Technology is amazing. I’m a big fan. But I don’t see it matching the human mind for all around brilliance any time soon. Even seeing Roger Sterling (from Mad Men) climb into a “smarter than luxury” Lincoln 2011 MKX toting its intuitive technology doesn’t convince me. It can park itself, and even stop if it detects danger, but it can’t feel satisfaction, George Castanza style, after the perfect park, or stop mid park to let someone else take the space just because its feeling generous. The car has spatial judgment, but no emotional discernment, like joy or compassion.
Recently the television series Jeopardy pitted two of its top contestants of all time against a computer known as Watson. Watson won both times. An article in Forbes magazine says that IBM’s Watson is the beginning of a new era in computer technology. Watson had no internet access during the matches, but has 200 million pages of content and the full text of Wikipedia stored in its system.
Some suggest that the revolutionary advance of Watson is computer intuition. Watson could answer a question with more than one meaning correctly based on the context of the question. For example, he could distinguish between socialite Paris Hilton and the Hilton Hotel in France. This is an exciting development for a computer, but it still doesn’t rival the human brain for imagination and creativity. It can feel neither attraction nor cynicism towards Paris Hilton, and it can’t long to be in Paris, France, like most of us do at some point. I’m not sure that intuition is the right word to describe what Watson is capable of doing.
Maybe Watson is the next step in artificial intelligence, the point of singularity that many expect in our life time where machines will be smarter than the intelligence of humanity collected for over 100,000 years. Some claim that Watson marks THE moment of singularity. Artificial intelligence expert Ray Kurzweil defines singularity as “the ability of a computer to PRETEND to be human and win the Turing Test.” (the Turing Test was designed in the 1950s to compare the intelligence of machines and humans.) The machine can only pretend to be human. The complexity of the human brain can’t be fully understood, let alone copied.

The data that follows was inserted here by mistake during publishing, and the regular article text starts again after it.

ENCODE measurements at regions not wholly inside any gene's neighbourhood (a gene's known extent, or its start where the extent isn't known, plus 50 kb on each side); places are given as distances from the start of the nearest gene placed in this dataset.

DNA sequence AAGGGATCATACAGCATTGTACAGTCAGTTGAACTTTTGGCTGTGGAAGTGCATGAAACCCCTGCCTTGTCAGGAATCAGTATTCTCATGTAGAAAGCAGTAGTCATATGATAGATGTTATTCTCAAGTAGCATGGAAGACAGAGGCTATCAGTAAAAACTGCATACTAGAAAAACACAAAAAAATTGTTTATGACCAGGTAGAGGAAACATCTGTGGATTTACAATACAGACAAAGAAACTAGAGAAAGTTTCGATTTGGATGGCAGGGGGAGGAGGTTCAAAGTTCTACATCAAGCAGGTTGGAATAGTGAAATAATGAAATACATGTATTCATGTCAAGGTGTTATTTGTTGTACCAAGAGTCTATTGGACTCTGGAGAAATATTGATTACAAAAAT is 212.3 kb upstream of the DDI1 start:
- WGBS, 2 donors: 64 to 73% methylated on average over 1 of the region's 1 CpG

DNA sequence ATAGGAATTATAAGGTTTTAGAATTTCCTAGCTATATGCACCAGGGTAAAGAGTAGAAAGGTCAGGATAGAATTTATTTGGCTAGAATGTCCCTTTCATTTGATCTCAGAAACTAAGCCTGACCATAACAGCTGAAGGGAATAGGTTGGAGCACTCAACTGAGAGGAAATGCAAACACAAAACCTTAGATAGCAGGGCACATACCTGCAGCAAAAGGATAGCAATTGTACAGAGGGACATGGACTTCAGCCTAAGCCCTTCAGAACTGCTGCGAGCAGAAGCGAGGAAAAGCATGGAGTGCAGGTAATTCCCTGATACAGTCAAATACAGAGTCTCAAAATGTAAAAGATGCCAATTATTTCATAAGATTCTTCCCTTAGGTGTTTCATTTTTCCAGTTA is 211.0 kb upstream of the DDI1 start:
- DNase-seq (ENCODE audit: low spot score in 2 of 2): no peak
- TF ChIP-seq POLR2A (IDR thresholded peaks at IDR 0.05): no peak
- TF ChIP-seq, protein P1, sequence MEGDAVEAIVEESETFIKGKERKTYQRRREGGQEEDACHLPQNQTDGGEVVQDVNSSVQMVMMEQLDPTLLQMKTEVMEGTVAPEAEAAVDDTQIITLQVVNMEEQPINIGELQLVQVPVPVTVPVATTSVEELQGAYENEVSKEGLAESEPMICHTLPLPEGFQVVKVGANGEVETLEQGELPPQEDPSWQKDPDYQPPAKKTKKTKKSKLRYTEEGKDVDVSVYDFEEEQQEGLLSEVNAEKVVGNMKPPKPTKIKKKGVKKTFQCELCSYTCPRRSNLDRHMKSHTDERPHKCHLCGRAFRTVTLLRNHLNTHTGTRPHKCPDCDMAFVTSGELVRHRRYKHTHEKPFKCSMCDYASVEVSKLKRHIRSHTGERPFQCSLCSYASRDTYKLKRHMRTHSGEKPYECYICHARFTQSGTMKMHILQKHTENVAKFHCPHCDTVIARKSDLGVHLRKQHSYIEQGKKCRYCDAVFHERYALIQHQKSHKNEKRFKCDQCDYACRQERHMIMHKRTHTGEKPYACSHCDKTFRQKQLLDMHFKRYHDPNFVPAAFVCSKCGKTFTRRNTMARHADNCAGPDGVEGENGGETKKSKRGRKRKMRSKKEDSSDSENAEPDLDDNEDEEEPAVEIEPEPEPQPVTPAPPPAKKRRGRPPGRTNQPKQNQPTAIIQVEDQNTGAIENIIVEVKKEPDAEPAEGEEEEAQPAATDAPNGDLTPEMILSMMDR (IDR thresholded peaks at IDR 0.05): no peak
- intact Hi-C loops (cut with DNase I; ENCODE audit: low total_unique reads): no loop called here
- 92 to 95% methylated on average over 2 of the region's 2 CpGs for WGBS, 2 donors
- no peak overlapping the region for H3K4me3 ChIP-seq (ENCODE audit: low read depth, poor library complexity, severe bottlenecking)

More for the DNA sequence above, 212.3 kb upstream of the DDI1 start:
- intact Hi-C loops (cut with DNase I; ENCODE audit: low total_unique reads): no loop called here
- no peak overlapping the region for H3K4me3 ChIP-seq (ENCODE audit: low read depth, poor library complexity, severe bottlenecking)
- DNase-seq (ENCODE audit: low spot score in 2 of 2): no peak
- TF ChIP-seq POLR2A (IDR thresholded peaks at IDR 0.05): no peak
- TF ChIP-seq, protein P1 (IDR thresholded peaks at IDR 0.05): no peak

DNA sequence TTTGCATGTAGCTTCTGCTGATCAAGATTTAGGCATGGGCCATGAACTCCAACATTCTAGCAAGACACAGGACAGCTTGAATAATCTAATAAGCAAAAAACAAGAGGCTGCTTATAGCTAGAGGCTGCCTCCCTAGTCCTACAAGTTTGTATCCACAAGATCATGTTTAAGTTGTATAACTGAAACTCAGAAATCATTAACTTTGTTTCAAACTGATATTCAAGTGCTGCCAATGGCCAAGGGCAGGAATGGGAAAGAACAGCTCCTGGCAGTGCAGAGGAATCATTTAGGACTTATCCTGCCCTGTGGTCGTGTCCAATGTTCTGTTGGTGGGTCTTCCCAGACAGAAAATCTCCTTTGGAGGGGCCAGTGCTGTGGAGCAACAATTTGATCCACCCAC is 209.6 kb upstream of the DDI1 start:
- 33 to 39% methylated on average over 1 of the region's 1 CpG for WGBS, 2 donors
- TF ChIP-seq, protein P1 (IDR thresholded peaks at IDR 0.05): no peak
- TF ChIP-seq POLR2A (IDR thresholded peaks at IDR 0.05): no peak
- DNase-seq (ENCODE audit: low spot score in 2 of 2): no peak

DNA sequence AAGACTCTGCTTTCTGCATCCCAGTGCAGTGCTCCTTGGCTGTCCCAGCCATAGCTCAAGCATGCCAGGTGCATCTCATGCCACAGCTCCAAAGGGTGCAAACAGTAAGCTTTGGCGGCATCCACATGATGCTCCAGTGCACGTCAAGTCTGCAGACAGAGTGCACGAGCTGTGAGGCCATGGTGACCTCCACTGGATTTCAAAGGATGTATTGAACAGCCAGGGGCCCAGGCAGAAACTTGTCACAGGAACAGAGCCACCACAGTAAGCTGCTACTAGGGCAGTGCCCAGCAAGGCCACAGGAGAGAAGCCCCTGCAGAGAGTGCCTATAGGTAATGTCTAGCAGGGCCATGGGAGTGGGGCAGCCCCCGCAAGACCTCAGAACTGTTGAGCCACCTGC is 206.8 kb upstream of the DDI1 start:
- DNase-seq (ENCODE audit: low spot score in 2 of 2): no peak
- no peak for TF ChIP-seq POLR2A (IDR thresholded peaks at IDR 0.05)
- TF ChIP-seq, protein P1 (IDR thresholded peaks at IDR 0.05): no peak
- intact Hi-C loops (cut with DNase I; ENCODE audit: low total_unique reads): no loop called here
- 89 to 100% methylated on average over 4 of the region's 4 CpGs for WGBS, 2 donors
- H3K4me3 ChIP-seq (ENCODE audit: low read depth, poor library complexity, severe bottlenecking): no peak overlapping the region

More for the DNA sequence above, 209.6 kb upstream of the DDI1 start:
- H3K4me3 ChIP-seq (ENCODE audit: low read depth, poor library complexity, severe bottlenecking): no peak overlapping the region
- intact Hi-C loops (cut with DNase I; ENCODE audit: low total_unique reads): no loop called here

Comparisons between machines and humans are inevitable, but maybe not productive. They may bring altogether different intelligences to the table, complimentary but incomparable.
While machines can make incredible discernments based on contexts, they can’t make the sort of intuitive leaps of faith that the human brain is capable of taking. We do well to remember the gift of the intuitive mind. As Albert Einstein said,
The intuitive mind is a sacred gift and the rational mind is a faithful servant. We have created a society that honors the servant and has forgotten the gift.
A machine can’t see around corners the way the intuitive human mind can know things without knowing how we know things. And a machine can’t make complex moral decisions in the grey zone, the way we do. But then again maybe my opinions include a leap of faith using the machine in between my ears with its complex stored memories and neural connections.
Technology may not have human intuition, but it can partner with human intuition in amazing ways. Technology creates ways to work with human intuition. I read an interview with some wine makers who described the connection between technology and intuition.
What the new facility has given us, is far greater ability to act quickly on our intuition—so when Liam and I are standing in the vineyard tasting the fruit and we decide the moment is right to harvest our Sauvignon Blanc for example, the capacity and quality of the winery machinery means we can have all of the fruit juiced within hours. This means the juice we start making our wine with is the most true to the fruit we tasted in the vineyards as possible.
I’ll drink to that! Technology and intuition are partners like hand and glove. We can honor both equally. Technology can sometimes cover for the risk of human error, such as the self parking car. Both are important and both are imperfect. Time will tell if technology is capable of producing human, or humane, moral judgment and intuition, and time will tell if the human brain can evolve beyond current limitations. That would be a point of singularity that I could get excited about. In the meantime, let’s take the best of both technology and human intuition, and let both of them work together for the good of the planet and all of its citizens.